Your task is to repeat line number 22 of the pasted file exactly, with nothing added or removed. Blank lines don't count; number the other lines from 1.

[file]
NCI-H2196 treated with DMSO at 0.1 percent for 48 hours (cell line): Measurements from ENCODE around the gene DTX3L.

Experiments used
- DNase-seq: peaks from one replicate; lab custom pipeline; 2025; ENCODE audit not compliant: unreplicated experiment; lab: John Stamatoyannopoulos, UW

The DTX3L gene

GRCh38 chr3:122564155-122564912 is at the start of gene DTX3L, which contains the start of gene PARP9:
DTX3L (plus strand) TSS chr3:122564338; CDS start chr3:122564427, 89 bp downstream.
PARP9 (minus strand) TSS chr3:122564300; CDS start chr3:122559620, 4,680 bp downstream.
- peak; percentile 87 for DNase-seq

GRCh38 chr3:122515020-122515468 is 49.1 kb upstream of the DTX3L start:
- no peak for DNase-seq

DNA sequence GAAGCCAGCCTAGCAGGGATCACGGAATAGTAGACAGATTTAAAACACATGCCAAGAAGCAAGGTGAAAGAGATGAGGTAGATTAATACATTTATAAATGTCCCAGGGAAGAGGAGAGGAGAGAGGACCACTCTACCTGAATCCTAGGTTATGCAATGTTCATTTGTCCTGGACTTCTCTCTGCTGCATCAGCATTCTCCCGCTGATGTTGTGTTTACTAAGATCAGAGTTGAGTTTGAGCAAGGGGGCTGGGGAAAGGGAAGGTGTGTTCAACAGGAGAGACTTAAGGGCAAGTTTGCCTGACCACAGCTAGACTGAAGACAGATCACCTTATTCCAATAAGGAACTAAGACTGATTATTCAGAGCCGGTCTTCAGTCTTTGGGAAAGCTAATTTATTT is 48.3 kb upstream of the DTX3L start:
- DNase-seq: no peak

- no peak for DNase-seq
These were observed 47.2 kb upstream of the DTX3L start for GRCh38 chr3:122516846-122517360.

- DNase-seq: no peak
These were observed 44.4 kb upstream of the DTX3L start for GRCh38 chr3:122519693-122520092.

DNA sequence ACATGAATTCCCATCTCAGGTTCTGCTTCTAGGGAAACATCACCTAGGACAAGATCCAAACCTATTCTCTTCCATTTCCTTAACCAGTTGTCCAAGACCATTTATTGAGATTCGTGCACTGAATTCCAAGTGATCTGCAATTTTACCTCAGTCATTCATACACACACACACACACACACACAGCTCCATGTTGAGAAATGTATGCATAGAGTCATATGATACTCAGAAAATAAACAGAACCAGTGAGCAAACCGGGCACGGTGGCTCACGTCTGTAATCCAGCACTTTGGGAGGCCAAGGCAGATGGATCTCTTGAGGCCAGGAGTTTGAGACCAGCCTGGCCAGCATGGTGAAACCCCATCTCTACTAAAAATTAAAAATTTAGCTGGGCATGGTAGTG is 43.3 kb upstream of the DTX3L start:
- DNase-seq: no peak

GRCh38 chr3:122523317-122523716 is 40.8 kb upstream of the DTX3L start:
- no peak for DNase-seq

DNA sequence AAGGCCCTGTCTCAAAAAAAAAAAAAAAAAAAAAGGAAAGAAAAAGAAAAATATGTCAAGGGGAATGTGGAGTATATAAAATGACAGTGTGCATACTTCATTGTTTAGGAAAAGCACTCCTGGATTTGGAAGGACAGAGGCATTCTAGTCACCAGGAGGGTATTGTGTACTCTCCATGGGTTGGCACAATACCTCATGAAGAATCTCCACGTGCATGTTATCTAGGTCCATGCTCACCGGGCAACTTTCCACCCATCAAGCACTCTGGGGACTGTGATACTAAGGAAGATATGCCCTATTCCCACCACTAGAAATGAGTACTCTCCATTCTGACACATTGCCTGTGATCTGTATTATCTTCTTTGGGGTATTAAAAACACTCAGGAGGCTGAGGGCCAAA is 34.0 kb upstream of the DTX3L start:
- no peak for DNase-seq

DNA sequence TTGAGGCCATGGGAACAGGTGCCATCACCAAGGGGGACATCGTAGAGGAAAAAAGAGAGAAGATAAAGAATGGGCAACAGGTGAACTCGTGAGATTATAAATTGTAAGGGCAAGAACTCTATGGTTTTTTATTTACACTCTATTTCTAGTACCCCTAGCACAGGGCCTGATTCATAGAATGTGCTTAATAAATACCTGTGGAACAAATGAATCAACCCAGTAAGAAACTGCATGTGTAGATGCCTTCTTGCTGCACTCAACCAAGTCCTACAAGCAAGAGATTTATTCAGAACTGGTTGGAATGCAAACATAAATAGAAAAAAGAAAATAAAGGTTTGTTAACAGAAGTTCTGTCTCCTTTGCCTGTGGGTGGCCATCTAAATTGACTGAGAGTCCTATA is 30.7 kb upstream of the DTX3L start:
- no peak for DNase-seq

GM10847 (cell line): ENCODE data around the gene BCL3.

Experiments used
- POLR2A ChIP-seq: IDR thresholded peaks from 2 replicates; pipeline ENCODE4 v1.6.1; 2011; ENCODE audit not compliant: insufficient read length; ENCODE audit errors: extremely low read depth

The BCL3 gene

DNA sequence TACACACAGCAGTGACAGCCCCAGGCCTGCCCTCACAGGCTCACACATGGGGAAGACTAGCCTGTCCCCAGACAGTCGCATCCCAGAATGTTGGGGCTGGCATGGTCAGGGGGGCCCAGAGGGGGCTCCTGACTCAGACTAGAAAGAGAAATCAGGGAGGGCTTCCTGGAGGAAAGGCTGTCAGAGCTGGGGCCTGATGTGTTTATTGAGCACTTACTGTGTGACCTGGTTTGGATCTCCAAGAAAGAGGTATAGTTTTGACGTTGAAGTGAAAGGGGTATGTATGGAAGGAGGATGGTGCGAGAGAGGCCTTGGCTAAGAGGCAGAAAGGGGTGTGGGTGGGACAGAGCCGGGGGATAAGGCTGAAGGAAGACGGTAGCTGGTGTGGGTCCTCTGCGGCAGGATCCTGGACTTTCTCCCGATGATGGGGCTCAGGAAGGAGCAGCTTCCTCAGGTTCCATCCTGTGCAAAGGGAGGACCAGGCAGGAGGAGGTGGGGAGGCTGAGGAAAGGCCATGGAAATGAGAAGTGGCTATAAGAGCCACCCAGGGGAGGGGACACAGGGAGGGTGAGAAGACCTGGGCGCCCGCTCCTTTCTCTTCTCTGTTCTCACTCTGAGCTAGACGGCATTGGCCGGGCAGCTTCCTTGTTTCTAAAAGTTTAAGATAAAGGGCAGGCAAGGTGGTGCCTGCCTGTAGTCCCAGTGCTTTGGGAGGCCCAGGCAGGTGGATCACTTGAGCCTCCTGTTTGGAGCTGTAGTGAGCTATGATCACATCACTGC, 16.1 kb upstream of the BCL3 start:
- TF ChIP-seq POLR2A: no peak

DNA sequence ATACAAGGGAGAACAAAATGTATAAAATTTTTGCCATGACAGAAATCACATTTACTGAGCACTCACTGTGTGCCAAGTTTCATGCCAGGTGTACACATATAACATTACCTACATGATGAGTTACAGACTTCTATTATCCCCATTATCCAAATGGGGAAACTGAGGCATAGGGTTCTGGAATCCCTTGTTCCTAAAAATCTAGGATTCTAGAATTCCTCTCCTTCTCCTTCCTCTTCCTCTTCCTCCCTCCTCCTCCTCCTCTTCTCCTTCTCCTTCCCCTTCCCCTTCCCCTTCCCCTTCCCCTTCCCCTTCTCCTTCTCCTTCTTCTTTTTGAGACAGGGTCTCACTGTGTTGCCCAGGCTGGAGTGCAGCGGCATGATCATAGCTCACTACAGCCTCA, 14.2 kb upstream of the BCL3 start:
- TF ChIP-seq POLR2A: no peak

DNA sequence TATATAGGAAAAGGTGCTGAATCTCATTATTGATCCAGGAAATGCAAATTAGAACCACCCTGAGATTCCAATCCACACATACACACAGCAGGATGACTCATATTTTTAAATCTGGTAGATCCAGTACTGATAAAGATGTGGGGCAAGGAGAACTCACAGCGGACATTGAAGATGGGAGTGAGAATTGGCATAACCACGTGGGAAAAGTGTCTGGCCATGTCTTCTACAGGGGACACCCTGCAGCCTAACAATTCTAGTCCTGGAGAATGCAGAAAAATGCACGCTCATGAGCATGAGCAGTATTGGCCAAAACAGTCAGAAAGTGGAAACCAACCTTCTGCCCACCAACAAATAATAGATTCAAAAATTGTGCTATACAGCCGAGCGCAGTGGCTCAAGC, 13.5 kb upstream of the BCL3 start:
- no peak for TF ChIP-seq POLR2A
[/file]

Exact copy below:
- no peak for DNase-seq